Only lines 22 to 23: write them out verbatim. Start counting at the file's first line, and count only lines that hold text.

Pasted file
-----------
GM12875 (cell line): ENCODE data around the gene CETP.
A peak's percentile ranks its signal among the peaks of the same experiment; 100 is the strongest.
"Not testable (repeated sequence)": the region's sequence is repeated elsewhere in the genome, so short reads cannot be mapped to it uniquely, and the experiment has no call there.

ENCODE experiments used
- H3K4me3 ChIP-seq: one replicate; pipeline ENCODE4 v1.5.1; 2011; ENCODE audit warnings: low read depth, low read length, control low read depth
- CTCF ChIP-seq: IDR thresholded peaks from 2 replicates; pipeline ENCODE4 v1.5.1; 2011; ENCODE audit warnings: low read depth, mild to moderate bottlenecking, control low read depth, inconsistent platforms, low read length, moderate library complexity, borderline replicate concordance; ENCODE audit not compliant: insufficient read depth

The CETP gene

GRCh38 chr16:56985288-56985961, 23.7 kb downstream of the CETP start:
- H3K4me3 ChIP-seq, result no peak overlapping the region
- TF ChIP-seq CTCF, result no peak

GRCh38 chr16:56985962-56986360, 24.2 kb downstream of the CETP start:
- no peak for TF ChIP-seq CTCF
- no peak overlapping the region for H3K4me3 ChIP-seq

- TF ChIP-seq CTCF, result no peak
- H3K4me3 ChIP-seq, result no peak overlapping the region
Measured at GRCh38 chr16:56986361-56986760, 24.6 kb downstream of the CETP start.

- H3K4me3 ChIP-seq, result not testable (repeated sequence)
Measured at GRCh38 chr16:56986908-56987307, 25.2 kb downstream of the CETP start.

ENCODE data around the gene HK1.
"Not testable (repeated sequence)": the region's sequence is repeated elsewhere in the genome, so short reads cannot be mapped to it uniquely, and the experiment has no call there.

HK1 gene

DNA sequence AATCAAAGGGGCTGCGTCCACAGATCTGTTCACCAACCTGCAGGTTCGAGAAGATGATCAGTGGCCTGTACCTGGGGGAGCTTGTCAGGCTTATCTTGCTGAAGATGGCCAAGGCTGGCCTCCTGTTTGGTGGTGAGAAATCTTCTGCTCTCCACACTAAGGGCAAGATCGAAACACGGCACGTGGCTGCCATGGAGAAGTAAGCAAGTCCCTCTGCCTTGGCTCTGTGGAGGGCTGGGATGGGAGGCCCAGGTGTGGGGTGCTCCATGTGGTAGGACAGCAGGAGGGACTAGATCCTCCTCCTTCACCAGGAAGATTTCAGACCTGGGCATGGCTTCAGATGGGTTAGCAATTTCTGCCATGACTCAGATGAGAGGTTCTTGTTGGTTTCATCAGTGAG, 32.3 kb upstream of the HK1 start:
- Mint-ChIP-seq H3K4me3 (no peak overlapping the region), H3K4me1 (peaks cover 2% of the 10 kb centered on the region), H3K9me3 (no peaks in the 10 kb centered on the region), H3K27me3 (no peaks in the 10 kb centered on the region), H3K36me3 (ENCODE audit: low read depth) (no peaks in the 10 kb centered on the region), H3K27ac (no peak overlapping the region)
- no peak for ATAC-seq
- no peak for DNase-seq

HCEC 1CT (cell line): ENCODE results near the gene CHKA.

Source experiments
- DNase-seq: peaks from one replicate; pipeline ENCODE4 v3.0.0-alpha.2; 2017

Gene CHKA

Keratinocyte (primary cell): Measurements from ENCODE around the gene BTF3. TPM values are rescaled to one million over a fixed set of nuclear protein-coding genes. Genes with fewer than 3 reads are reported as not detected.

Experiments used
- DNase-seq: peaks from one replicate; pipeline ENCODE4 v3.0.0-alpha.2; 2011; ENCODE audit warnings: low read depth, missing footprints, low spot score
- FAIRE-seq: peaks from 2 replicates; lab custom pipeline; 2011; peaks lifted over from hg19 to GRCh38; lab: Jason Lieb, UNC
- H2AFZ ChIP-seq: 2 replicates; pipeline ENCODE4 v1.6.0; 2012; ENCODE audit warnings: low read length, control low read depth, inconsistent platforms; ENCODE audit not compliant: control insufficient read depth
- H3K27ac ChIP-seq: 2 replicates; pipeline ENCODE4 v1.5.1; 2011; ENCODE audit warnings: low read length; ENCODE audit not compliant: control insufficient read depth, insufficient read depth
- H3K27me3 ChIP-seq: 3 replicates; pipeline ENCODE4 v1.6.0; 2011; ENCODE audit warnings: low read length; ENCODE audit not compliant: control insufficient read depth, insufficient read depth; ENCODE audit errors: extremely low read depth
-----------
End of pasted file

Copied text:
DNA sequence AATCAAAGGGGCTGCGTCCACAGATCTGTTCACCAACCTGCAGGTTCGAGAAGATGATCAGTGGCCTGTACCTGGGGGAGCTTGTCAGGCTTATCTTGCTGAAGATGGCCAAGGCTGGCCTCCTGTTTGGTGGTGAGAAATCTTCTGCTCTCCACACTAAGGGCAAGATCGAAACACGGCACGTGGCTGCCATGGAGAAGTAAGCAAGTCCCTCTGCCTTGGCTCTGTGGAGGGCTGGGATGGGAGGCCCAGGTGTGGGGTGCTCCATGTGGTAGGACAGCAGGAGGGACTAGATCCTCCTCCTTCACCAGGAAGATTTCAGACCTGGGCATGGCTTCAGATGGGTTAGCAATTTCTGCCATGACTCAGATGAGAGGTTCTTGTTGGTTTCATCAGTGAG, 32.3 kb upstream of the HK1 start:
- Mint-ChIP-seq H3K4me3 (no peak overlapping the region), H3K4me1 (peaks cover 2% of the 10 kb centered on the region), H3K9me3 (no peaks in the 10 kb centered on the region), H3K27me3 (no peaks in the 10 kb centered on the region), H3K36me3 (ENCODE audit: low read depth) (no peaks in the 10 kb centered on the region), H3K27ac (no peak overlapping the region)